Over the weekend, Iraq’s parliament began the process of electing a new leader following the resignation of the country’s former Prime Minister, Adel Abdul-Mahdi. There is severe unrest spreading throughout the nation as security forces killed 45 civilians who were protesting around Nasiriyah on Thursday.
Many demonstrators are angry that Iran continues to influence Iraqi politics. Last Wednesday, government forces showed brute force following the firebombing of the Iranian consulate in Najaf.
When the US liberated Iraq from Saddam Hussein in 2003, they intended to introduce democracy to the nation. With the country divided into Shia, Sunni and Kurdish sects, Iraq’s governance had been determined along sectarian lines. Its institutions were used as fiefdoms by ministers whose political allegiances has often transcended loyalty to the state.
This has resulted in corruption and nepotism throughout the nation’s public sector. Many Iraqis have been robbed of opportunities since the nation’s oil wealth was plundered. Youths are angry that state revenues have been looted, leaving them disenfranchised. 200,000 people have been demonstrating in Baghdad and other cities ever since.
Disenchantment towards Iran has been widespread among many different sectors of Iraq’s population. Tribal leaders have concentrated on murdering security forces in the wake of the killings, which they say were orchestrated by Iranian officials who have played a crucial role in the crackdown. Qassem Suleimani is an example of an Iranian general who initiated a brutal response that began a month ago.
Furthermore, Tehran has been playing an influential role in Iraq’s affairs since the US withdrawal of 2011. The Guardian reports that the Islamic Republic is concerned about Hadi al-Ameri, the leader of the Popular Mobilisation Units (PMF), which were formed to defeat the Islamic State, becoming a potential successor to Mahdi.
As the Brookings Institute suggests, Grand Ayatollah Ali al-Sistani, who founded the PMF, cannot dissolve the organisation because doing so would spark a public backlash that could undermine Iraq’s Shia establishment. Although they are loyal to the Iraqi state, there are groups within the PMF who are beholden to Tehran.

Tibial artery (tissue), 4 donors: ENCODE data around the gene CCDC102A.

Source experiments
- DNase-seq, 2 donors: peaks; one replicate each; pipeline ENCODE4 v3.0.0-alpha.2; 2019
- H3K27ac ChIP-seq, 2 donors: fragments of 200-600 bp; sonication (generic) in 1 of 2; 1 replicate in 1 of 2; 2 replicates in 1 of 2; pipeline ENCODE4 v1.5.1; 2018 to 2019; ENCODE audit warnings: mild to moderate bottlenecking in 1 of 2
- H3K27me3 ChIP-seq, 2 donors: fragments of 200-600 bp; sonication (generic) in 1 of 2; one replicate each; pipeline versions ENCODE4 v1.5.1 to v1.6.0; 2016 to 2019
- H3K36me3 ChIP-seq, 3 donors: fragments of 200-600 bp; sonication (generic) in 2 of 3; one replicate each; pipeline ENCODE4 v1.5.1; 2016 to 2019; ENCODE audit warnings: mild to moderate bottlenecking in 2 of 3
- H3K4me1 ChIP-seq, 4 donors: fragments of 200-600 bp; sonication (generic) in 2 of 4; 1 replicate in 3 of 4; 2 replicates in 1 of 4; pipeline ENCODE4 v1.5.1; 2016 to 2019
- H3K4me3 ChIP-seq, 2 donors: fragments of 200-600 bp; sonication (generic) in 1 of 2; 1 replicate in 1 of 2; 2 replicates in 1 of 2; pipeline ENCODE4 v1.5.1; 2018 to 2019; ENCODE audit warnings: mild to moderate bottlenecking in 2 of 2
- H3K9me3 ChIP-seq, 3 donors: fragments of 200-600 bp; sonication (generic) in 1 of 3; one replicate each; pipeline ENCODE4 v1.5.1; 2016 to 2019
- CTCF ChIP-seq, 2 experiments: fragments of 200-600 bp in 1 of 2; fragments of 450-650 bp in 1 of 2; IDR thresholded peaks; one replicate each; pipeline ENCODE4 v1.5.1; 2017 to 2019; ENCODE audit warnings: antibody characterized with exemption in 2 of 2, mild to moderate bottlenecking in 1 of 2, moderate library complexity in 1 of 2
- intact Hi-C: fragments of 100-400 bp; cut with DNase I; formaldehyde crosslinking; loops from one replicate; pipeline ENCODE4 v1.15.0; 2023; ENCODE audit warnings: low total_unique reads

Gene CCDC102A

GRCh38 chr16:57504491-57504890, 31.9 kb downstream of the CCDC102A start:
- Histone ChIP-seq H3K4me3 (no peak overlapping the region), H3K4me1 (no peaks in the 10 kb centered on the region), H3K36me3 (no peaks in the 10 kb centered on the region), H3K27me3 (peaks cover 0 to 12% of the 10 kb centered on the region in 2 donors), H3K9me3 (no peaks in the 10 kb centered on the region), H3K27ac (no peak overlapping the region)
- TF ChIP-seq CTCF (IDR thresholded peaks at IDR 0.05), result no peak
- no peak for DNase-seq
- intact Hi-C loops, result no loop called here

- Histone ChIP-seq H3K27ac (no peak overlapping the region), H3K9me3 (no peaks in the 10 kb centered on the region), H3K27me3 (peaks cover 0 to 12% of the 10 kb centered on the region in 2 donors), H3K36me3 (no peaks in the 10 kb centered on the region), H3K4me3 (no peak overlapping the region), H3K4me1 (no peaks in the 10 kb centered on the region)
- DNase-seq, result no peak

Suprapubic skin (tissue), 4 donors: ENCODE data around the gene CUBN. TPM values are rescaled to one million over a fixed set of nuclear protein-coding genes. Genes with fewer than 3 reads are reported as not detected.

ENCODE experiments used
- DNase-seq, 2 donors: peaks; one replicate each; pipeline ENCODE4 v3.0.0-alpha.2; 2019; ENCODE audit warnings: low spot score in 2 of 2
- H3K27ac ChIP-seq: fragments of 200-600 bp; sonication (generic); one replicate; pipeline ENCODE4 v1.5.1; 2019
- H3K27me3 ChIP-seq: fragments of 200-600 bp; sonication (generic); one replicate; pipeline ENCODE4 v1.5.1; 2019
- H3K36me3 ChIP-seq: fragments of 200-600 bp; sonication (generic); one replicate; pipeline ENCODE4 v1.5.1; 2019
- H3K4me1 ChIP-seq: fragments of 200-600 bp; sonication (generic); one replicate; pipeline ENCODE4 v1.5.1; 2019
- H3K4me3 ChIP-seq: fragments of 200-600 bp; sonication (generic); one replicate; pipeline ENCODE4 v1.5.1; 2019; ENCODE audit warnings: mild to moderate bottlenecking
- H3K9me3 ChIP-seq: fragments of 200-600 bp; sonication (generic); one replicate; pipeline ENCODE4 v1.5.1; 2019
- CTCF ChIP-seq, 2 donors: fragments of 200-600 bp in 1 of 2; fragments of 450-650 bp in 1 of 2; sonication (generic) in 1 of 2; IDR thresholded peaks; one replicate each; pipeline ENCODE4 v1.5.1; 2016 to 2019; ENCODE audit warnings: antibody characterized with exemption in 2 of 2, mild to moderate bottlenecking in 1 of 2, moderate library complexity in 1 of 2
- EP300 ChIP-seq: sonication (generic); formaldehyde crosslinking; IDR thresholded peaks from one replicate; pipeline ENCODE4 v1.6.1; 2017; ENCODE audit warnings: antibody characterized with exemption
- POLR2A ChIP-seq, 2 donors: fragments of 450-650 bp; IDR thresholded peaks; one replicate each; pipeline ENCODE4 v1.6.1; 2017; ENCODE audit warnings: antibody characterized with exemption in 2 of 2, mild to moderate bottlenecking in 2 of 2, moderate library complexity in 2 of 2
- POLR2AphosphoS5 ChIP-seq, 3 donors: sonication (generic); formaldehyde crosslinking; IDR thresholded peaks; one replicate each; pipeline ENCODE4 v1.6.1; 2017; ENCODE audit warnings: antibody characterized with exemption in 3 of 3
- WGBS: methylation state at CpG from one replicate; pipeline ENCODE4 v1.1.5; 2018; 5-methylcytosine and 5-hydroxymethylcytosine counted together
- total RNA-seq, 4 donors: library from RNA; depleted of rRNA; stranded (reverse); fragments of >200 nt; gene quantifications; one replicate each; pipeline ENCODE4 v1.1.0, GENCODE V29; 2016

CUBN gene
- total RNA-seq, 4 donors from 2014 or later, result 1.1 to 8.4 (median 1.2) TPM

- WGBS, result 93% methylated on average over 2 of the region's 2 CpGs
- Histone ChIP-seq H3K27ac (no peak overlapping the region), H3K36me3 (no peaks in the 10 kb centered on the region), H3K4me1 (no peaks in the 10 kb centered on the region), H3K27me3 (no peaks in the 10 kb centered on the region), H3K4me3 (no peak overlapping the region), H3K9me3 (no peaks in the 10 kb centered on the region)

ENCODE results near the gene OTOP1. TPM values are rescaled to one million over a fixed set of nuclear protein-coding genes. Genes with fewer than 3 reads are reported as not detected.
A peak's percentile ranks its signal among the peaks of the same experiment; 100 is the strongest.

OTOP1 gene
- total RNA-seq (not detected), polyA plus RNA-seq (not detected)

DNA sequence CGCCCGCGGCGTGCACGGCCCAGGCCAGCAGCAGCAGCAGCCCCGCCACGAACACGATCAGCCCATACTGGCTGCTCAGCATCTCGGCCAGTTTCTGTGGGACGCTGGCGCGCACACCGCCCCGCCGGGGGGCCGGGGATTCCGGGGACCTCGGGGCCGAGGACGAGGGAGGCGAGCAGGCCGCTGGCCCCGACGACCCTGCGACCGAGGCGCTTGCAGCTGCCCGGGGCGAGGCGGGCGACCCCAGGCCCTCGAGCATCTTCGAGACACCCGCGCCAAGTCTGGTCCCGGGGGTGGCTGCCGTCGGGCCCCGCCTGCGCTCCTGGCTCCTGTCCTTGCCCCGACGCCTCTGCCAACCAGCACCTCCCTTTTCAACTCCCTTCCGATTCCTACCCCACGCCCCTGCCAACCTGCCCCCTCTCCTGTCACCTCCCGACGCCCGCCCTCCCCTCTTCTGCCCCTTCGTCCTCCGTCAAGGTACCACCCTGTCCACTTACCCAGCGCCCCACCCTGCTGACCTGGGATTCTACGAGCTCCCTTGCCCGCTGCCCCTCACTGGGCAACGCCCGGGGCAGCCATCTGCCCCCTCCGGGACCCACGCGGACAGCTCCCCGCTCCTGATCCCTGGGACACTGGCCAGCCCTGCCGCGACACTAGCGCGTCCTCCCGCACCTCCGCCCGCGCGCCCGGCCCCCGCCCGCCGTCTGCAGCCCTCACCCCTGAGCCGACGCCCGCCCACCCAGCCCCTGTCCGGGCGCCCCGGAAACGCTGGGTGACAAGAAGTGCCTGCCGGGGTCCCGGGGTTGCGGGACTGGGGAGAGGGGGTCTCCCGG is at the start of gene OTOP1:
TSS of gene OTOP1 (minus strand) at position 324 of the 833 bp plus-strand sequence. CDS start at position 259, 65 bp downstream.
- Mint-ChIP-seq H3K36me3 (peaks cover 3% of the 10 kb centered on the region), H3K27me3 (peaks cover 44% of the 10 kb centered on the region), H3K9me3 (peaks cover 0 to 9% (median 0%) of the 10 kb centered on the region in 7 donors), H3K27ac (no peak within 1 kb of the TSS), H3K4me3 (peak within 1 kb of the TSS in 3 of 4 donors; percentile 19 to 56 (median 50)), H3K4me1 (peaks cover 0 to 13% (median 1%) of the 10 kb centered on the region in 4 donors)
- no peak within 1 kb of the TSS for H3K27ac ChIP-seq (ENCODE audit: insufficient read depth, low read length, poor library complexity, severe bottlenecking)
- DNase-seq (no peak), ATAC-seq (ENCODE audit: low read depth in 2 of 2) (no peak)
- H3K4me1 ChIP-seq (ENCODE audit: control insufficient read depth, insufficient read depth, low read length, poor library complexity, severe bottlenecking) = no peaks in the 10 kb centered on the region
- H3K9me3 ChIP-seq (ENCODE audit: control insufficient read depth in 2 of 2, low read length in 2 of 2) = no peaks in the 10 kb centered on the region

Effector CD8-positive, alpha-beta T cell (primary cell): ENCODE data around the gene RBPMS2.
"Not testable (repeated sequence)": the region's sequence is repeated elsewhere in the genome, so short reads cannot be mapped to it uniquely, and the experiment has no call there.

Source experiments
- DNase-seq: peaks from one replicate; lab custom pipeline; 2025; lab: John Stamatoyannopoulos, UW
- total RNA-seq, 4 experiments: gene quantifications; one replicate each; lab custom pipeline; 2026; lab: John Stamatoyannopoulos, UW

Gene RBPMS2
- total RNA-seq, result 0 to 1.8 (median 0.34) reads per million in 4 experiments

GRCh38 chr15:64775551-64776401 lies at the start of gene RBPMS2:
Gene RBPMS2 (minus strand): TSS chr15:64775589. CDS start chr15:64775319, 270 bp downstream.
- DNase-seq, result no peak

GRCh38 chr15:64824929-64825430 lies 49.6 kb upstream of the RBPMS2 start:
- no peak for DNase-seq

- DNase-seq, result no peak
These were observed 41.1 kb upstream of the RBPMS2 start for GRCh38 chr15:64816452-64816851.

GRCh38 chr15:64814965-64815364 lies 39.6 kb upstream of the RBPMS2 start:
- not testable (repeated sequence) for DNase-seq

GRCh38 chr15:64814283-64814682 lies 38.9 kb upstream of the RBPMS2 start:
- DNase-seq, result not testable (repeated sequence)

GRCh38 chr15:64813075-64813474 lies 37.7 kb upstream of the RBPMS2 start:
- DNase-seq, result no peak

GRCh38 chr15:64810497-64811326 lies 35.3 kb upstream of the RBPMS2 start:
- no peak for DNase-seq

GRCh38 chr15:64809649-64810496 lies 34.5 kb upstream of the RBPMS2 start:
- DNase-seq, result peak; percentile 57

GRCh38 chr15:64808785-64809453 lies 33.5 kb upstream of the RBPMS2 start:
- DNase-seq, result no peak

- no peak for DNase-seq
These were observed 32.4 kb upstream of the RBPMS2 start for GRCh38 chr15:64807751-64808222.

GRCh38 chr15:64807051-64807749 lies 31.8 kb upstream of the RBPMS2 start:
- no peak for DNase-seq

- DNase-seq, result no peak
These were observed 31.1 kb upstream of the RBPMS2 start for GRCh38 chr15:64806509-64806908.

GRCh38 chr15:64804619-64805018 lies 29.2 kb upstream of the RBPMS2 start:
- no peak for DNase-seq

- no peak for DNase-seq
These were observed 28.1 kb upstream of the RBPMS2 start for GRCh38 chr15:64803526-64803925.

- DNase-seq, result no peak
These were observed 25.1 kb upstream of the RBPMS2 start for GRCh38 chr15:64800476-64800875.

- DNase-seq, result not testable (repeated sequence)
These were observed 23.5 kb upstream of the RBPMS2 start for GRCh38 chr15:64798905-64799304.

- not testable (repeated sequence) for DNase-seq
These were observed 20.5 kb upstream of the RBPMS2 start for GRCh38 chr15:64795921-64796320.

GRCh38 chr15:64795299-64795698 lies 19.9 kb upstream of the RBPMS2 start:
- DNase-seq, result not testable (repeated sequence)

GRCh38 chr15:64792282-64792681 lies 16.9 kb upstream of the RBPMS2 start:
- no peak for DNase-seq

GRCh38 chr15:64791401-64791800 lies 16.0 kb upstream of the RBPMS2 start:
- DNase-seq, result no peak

US President Donald Trump should be very concerned about Iran’s influence over Iraq. The 2015 Iran Deal Barack Obama concluded failed to tackle Tehran’s interference in neighbouring countries’ elections. Since Trump has scrapped the agreement, all the nations involved in implementing the 2015 deal have failed to negotiate a new one. But the situation in Iraq is an opportunity for Western leaders to curb Iran’s electoral influence.
Iraq’s army is not strong enough to fight Iran-sponsored terrorist groups like Asaib Ahl al-Haq, which has attacked US and Iraqi personnel and civilians since they were founded in 2003. Sistani is Iraq’s best hope of resisting Iran’s influence. He successfully combated US interference in Iraq’s new constitution and ensured his country was governed by an elected assembly instead of Washington-backed elites.
If Trump is serious about thwarting Iran’s dominance, he has a responsibility to protect Iraq from its neighbour. US troops must be temporarily deployed to Baghdad to contain Iran’s proxies, which now control places like Kirkuk.
But there are other actions the US can take to contain Tehran that do not require military intervention. They could help the Iraqi government allocate $1 billion to the PMF from its national budget, but restrict their access to the billions of dollars the international community contributes towards the reconstruction of Iraq. They could also help the PMF shape Iraq’s political system according to their ideologies.
Maybe the US could also work alongside Muqtada al-Sadr, a Shia Iraqi cleric who visited Iran last month and has been a longstanding opponent of Iranian interference. Whilst he is opposed to US dominance in Iraq as well, US veteran Michael D. Sullivan wrote in Foreign Policy that he is the only politician who understands America can help strengthen his country’s security forces. Following Abdul-Mahdi’s resignation, he could play an influential role in Iraqi politics.
Trump should take Iranian influence in Iraq seriously, and he has plenty of options as to how he can tackle this crisis.